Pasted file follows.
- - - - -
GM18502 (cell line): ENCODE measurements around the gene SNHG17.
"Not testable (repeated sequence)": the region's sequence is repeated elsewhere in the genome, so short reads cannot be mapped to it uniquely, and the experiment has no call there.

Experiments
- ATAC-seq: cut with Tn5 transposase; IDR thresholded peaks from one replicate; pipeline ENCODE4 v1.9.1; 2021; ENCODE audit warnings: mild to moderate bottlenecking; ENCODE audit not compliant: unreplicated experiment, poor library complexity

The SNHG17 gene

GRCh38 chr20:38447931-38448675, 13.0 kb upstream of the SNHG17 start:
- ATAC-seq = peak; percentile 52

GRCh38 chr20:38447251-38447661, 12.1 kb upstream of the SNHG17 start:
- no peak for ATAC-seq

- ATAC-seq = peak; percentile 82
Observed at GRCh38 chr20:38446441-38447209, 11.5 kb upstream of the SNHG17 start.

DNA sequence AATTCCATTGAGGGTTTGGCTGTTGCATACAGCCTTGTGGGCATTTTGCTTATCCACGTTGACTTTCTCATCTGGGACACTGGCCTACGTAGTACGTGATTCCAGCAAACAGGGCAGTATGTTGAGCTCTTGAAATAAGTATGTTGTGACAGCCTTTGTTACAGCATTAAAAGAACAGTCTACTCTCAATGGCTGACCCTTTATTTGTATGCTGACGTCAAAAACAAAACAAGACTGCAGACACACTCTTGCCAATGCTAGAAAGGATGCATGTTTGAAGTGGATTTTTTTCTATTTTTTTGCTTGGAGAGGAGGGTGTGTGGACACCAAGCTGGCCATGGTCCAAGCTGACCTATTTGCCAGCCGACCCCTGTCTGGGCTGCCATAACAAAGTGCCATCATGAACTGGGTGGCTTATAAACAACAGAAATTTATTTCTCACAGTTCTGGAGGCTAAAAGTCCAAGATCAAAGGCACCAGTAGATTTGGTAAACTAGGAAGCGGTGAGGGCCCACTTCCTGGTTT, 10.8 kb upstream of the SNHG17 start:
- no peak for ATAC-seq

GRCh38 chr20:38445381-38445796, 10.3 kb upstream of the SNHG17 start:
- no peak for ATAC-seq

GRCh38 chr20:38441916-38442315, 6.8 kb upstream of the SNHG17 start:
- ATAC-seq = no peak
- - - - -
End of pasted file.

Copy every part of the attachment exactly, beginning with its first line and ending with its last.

GM18502 (cell line): ENCODE measurements around the gene SNHG17.
"Not testable (repeated sequence)": the region's sequence is repeated elsewhere in the genome, so short reads cannot be mapped to it uniquely, and the experiment has no call there.

Experiments
- ATAC-seq: cut with Tn5 transposase; IDR thresholded peaks from one replicate; pipeline ENCODE4 v1.9.1; 2021; ENCODE audit warnings: mild to moderate bottlenecking; ENCODE audit not compliant: unreplicated experiment, poor library complexity

The SNHG17 gene

GRCh38 chr20:38447931-38448675, 13.0 kb upstream of the SNHG17 start:
- ATAC-seq = peak; percentile 52

GRCh38 chr20:38447251-38447661, 12.1 kb upstream of the SNHG17 start:
- no peak for ATAC-seq

- ATAC-seq = peak; percentile 82
Observed at GRCh38 chr20:38446441-38447209, 11.5 kb upstream of the SNHG17 start.

DNA sequence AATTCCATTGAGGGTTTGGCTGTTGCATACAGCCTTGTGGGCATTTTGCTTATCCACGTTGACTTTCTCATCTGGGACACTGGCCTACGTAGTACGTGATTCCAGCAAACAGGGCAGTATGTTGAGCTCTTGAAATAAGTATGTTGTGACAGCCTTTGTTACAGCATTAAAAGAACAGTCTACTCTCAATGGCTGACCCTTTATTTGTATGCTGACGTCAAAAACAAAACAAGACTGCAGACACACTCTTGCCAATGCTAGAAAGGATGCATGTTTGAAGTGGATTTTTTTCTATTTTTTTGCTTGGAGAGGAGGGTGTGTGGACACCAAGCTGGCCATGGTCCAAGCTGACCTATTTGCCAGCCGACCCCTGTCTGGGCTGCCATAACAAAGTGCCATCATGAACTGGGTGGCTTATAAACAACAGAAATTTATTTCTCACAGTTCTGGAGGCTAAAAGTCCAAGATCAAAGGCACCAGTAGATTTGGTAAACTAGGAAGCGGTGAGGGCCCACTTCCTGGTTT, 10.8 kb upstream of the SNHG17 start:
- no peak for ATAC-seq

GRCh38 chr20:38445381-38445796, 10.3 kb upstream of the SNHG17 start:
- no peak for ATAC-seq

GRCh38 chr20:38441916-38442315, 6.8 kb upstream of the SNHG17 start:
- ATAC-seq = no peak